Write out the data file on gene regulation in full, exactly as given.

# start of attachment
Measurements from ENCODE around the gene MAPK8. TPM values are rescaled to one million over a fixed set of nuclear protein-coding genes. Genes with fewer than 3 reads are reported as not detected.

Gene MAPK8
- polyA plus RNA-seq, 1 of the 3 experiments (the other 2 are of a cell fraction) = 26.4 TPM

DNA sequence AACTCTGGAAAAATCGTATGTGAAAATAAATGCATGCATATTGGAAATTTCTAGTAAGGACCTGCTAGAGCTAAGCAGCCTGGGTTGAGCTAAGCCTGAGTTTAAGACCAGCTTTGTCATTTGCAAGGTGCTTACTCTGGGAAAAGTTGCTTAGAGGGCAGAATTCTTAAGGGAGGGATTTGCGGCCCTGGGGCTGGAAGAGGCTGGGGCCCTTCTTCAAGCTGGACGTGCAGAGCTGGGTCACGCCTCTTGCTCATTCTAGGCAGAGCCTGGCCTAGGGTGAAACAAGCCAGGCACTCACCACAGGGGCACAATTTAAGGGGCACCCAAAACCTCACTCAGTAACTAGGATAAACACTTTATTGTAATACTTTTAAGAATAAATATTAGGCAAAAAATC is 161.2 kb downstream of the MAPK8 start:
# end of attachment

Measurements from ENCODE around the gene MAPK8. TPM values are rescaled to one million over a fixed set of nuclear protein-coding genes. Genes with fewer than 3 reads are reported as not detected.

Gene MAPK8
- polyA plus RNA-seq, 1 of the 3 experiments (the other 2 are of a cell fraction) = 26.4 TPM

DNA sequence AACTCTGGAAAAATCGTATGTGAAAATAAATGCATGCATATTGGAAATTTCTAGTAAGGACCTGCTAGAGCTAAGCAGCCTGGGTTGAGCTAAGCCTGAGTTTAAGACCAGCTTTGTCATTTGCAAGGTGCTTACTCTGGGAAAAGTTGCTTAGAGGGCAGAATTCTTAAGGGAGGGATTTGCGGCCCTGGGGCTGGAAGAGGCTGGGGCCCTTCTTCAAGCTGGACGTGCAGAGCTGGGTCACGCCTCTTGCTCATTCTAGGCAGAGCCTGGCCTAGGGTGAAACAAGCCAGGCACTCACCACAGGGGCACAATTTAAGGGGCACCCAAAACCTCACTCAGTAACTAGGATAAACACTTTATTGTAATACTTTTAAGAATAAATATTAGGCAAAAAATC is 161.2 kb downstream of the MAPK8 start: